hey guys, so I was working with the maximilian filters and was wondering what exactly lores was doing because its calculating values and I thought I should know what its doing just in case I end up going wrong somewhere.

double maxiFilter::lores(double input,double cutoff1, double resonance) {
    if (cutoff<10) cutoff=10;
    if (cutoff>(maxiSettings::sampleRate)) cutoff=(maxiSettings::sampleRate);
    if (resonance<1.) resonance = 1.;
    double r=(sqrt(2.0)*sqrt(-pow((z-1.0),3.0))+resonance*(z-1))/(resonance*(z-1));

Weird little filter (and looking at this source it seems to be the same as hires?). I’m not doing any analysis and this is really quick, so if there’s a mistake correct me.

Here are the design formula:

  • F = cutoff frequency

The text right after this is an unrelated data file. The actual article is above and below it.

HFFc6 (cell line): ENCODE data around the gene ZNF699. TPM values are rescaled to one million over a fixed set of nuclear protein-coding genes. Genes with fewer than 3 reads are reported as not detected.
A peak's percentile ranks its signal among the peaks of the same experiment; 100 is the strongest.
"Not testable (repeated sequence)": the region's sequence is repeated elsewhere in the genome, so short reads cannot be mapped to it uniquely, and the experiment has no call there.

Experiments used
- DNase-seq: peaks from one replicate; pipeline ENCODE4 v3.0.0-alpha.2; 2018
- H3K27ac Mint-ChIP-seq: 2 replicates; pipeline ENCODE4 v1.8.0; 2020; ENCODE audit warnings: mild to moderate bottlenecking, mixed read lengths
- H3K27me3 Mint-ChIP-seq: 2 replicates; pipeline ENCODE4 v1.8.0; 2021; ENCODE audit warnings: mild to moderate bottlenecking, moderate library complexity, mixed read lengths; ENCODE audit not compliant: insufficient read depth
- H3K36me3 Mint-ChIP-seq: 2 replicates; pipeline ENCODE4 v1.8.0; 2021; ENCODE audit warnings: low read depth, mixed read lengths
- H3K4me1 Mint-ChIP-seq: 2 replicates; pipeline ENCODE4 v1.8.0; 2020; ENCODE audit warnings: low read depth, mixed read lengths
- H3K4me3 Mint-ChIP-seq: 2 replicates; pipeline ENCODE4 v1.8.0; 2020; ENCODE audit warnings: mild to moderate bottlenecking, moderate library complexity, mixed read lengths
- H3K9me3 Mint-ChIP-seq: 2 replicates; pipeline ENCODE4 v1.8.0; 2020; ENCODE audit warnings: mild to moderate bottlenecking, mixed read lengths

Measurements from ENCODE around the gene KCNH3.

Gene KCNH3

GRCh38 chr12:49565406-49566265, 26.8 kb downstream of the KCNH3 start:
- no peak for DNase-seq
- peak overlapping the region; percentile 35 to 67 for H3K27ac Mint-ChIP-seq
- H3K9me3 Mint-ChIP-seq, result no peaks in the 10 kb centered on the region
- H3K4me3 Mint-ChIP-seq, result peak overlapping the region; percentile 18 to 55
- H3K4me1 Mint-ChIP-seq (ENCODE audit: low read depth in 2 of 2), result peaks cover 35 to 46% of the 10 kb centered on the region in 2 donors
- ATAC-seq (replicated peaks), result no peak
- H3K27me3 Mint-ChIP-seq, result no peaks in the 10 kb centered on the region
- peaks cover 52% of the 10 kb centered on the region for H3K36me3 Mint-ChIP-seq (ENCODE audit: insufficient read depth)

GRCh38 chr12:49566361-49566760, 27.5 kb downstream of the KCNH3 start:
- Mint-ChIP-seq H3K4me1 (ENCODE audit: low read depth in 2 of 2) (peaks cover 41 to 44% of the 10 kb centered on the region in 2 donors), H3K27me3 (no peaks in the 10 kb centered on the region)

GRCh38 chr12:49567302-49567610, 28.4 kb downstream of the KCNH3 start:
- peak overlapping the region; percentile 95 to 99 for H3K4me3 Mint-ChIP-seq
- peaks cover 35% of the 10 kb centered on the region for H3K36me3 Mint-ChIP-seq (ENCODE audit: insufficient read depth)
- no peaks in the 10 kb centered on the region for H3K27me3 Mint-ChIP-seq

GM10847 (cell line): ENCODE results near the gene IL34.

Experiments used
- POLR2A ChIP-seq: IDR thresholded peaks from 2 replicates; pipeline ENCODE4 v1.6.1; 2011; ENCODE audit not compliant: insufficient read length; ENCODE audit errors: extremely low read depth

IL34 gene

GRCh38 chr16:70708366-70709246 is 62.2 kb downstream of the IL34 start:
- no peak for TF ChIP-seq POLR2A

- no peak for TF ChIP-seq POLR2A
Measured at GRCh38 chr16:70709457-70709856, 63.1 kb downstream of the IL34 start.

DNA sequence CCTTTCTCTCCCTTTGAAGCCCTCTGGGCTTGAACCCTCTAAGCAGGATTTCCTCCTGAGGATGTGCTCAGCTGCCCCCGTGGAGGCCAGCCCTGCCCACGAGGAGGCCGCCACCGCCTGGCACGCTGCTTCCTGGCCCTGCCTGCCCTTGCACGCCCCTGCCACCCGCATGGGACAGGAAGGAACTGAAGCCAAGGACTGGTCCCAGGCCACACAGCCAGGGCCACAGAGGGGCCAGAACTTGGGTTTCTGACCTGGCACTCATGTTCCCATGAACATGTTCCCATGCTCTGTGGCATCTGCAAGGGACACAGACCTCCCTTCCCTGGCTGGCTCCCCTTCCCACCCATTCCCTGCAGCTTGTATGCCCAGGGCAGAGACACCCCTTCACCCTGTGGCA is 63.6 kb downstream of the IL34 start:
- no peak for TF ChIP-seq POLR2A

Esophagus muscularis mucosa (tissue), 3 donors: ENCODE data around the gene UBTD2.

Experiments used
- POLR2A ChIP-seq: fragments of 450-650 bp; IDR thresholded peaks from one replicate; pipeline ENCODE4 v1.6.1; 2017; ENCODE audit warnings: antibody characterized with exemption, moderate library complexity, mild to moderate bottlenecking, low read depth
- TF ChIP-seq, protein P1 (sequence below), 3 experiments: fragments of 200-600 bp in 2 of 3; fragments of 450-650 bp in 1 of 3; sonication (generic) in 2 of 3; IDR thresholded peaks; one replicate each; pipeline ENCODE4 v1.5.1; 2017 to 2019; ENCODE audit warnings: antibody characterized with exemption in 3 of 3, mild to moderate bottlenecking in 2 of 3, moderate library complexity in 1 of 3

• Q = resonance,
  • Fs = sample rate
  • x[n] is the input signal
  • y[n] is the output signal
  • u[n] and q[n] are internal signals
z = cos (2π F ÷ Fs)
c = 2 (1 - z) 

         (z - 1)^3 + Q(z - 1)
r^2 = 2 ----------------------
             Q (z - 1)

u[n] = q[n-1] + c (x[n] - y[n-1]) 
y[n] = u[n] + y[n-1]
q[n] = r u[n] 

The filter topology looks a little like this (forgive formatting, this was quick and dirty) :


u[n] and q[n] are the feed forward and feedback paths of the network between the two summers with y[n-1], respectively.

What’s neat is that if you remove that network, you get the difference equation

 y[n] = c(x[n] - y[n-1]) + y[n-1] 

Which is an exponential moving average. My guess is that internal network allows for adjustable resonance in a one-zero lowpass, but you might want to inspect it a bit more. Try taking the impulse response and using Octave or sigpy to analyze it with different settings.

This would be a good practice problem for Mason’s Gain Rule to figure out the transfer function in terms of c and r.

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